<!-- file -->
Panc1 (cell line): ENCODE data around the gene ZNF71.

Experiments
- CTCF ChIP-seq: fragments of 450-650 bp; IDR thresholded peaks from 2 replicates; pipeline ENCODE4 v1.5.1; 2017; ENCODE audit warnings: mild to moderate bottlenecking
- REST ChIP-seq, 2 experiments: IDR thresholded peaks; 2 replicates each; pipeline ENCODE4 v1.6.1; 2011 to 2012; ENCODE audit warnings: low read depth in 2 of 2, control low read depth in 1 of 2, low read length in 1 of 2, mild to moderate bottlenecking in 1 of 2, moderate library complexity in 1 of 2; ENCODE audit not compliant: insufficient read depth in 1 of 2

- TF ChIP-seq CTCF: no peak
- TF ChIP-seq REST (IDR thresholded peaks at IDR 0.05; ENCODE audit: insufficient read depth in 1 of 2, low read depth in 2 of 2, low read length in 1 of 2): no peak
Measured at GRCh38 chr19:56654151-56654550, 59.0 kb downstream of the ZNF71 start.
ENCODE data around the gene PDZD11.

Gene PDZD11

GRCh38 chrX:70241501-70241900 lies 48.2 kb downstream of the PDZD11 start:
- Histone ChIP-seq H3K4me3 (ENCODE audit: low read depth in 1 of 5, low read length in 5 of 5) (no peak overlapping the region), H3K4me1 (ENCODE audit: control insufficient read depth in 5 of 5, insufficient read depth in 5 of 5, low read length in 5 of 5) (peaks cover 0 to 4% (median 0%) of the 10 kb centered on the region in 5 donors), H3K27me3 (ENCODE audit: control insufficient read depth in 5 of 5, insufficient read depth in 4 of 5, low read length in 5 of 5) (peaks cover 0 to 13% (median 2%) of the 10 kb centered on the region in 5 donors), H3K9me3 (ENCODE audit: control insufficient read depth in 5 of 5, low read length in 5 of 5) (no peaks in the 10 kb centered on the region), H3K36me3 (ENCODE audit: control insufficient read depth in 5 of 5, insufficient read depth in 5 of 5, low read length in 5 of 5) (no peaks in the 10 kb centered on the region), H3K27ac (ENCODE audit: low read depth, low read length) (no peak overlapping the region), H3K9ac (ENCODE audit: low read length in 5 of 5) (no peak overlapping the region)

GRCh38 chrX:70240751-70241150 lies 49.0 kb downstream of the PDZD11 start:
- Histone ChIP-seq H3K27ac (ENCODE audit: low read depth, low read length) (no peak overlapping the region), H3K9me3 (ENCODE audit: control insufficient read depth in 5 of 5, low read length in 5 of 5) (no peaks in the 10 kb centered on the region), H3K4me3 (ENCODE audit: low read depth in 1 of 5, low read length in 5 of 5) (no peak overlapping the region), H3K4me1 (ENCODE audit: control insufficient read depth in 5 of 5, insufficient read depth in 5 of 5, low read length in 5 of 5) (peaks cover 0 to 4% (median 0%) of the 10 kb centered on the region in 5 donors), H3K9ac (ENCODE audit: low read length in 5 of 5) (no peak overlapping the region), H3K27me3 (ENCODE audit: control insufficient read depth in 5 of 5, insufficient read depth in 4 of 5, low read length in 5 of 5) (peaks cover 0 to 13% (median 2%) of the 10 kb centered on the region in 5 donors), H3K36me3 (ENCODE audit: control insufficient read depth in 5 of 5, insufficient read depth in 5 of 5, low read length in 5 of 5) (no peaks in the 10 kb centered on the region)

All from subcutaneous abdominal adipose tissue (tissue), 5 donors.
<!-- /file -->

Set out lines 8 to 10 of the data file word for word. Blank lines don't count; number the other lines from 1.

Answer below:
ENCODE data around the gene PDZD11.

Gene PDZD11

GRCh38 chrX:70241501-70241900 lies 48.2 kb downstream of the PDZD11 start: